One of the hallmarks of the Victorian era was a desire to be noticed. It's a theme that repeated itself on every aspect of home furnishings of the day. Furniture was dripping in ornament, hardware was intricately incised, and buildings were adorned with every manner of attention-grabbing detail—from gingerbread trim to stained glass windows to seductively turned porch rails. Even exterior walls vied for attention through rows of patterned shingles, a technique with the funny- and formal-sounding name imbrication.
Victorian architects managed to use common cedar shingles to wildly decorative effect. These architects took simple pieces of wood—albeit ones handsomely cut across their butt ends—and placed them in rows to form distinctive patterns that managed to draw the eyes of observers as effectively as a wolf-whistle turns heads on a crowded street.
The patterns could be simple, like a single band of fancy shingles running three or four deep around the middle of a house, which is known as a belt course. Or they could be much more elaborate, with row upon row of shingles of different shapes and styles stacked one atop the other, top to bottom, much like a queen wearing dazzling crown jewels on her way to a royal ball. It's fitting, then, that these most elaborate patterns were reserved for Queen Anne-style houses.
Queen Anne homes, of course, are known for layered attention to detail. While all Victorian-era houses boasted fancy architectural accessories, on Queen Annes, they seemed to cover every inch of available surface. Walls were the final frontier—and oh, did they get covered.
Some shingles were fancier than others, although all of these decorative shingles are referred to today as 'fancy cuts.' Back in the day, the simplest shingle designs might be square- or diagonal-cut across the bottom. But even these plain-Jane cuts could make dramatic statements across a house, especially when paired together in alternating rows. Mixing two rows of square-cuts with one row of diagonals created a shadow-box effect, heightened as the sun moved across the sky throughout the day. Paint those shingles different colors, and suddenly walls came to life in the pointy petals of a black-eyed Susan or a sunflower.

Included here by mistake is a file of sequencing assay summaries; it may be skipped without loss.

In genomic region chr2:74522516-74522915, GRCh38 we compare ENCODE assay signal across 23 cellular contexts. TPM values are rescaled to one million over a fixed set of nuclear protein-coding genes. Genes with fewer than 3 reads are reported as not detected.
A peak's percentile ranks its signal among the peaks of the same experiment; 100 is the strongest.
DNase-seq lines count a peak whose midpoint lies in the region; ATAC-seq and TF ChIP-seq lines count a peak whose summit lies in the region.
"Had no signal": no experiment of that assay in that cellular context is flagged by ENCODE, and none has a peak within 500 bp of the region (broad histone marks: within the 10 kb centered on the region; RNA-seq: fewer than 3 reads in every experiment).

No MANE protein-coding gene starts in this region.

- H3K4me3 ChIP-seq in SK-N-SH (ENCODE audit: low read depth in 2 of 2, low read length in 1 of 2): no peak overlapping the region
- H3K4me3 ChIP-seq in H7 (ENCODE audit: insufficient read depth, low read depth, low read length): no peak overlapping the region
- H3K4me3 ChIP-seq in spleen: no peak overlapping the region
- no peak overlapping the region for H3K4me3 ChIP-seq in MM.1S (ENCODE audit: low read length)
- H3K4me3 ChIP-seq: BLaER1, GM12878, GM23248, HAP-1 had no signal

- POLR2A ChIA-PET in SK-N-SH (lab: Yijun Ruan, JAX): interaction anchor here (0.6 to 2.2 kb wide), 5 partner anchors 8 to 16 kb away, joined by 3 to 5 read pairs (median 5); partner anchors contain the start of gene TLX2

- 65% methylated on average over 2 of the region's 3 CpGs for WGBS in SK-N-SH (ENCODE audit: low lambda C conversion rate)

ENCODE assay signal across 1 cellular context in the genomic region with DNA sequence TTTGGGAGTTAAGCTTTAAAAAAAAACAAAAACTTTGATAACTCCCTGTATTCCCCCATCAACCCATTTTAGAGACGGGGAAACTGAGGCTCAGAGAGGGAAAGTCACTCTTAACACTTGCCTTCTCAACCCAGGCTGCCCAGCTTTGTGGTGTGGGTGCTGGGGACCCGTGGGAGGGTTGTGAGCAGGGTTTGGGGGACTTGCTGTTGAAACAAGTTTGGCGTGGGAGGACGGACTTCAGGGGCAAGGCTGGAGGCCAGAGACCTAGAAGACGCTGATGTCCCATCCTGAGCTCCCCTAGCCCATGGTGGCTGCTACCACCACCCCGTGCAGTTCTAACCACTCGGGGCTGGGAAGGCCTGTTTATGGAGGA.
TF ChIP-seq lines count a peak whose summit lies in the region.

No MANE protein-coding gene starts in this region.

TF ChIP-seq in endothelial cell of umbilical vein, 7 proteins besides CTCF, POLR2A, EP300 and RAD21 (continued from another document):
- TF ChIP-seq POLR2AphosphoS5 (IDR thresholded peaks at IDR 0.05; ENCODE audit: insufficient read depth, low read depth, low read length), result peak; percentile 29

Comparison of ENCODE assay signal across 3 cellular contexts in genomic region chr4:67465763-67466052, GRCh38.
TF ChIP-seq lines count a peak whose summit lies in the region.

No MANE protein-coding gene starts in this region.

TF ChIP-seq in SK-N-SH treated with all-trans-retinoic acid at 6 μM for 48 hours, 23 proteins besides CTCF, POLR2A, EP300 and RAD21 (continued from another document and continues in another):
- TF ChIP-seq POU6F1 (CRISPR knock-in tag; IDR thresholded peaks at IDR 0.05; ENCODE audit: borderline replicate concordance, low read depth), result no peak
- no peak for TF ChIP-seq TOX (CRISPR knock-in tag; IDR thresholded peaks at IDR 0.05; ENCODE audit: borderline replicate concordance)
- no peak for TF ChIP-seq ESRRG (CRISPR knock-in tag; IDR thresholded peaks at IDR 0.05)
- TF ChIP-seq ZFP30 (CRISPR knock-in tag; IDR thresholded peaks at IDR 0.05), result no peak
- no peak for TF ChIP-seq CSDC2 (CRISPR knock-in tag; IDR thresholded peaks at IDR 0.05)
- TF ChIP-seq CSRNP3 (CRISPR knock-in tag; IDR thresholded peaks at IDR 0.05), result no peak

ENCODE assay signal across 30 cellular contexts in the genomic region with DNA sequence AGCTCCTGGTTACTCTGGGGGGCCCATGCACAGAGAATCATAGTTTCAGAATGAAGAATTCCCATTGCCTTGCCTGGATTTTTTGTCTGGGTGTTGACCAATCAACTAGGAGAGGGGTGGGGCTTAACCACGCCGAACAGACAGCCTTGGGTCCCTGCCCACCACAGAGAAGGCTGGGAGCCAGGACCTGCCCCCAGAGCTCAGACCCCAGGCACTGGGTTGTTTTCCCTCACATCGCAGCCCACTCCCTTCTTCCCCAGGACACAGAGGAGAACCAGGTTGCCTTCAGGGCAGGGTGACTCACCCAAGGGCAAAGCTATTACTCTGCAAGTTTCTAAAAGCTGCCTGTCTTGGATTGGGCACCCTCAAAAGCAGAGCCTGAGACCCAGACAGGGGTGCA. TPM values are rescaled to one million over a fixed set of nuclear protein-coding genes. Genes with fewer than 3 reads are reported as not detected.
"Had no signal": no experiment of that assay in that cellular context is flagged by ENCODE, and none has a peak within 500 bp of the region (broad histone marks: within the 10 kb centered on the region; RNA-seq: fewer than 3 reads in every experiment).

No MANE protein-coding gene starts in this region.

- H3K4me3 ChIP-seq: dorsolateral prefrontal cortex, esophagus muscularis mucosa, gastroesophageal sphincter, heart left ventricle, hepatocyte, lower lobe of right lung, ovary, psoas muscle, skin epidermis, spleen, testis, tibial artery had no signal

And those were just the simple patterns. On complicated, architect-designed high-style houses, it was possible to find five or six rows of different shingle designs. Shingles ending in diamonds or arrows were set atop round- or fish-scale cuts. Half coves were arranged in a line above square-cut shingles, their cutouts matched at the seams to form half-circles. A gable might be decked out in shingles with ends cut to resemble puzzle pieces, looking like something you'd find in a crumpled heap in the corner of a child's room. The possibilities were endless.
Wood shingles come in two varieties, green and kiln-dried. Green shingles are basically natural wood fresh from the tree. Historically speaking, all shingles were green. However, it's hard to get fancy cuts exactly the same on green shingles, due to their moisture content. Kiln-dried shingles have been slowly fired in an oven-like kiln. "We use a dehumidification kiln that's the reverse of a refrigerator, blowing hot air across the shingles to remove the moisture," says John Whorley of Cedar Valley Research and Product Development. Kiln-dried shingles are considered more stable because the drying process limits the amount of moisture shingles can absorb. That's why they're recommended for use on exterior wall applications today.
Several companies now offer kiln-dried, fancy-cut shingles that are pre-hung on 8'-wide panels. The benefits of these panels, often called decorator panels, can extend beyond their ease of installation. Because shingles are layered on a backing, they offer added insulation benefits (amounts vary by manufacturer). Manufacturers say panels use less wood per shingle because of the backing, thus saving some trees. Best of all, it's possible to use them and still mix up different styles of shingle cuts to create traditional designs.
Paint was another important part of the shingle mix, adding another dimension to an already complicated display of architectural finery. Simple belt courses of decorative shingles would often be painted a single wildly contrasting hue. Houses with many decorative courses could show off separate paint colors on each one. The varieties were literally endless.
All of this frivolity arrived thanks to advances in the Industrial Age. Power tools and mechanization made construction much easier, allowing workers the time to add decorative touches to houses without adding much to the overall cost. As for the rationale behind running courses of wood shingles in staggered and overlapping installations in the first place—a practice that made decorative treatments easy to pull off—it was motivated by rather practical considerations: Staggered and overlapping shingles shed water pretty efficiently.
No matter how good the installation, though, or even the quality of wood used, shingled walls can't last forever, though some can last a century or more. Eventually, time and weather combine to make repair of select shingles, or replacement of the entire bunch, a necessity. When this happens, it's good to know that modern options are available to help deck your Queen out in all her finery once more.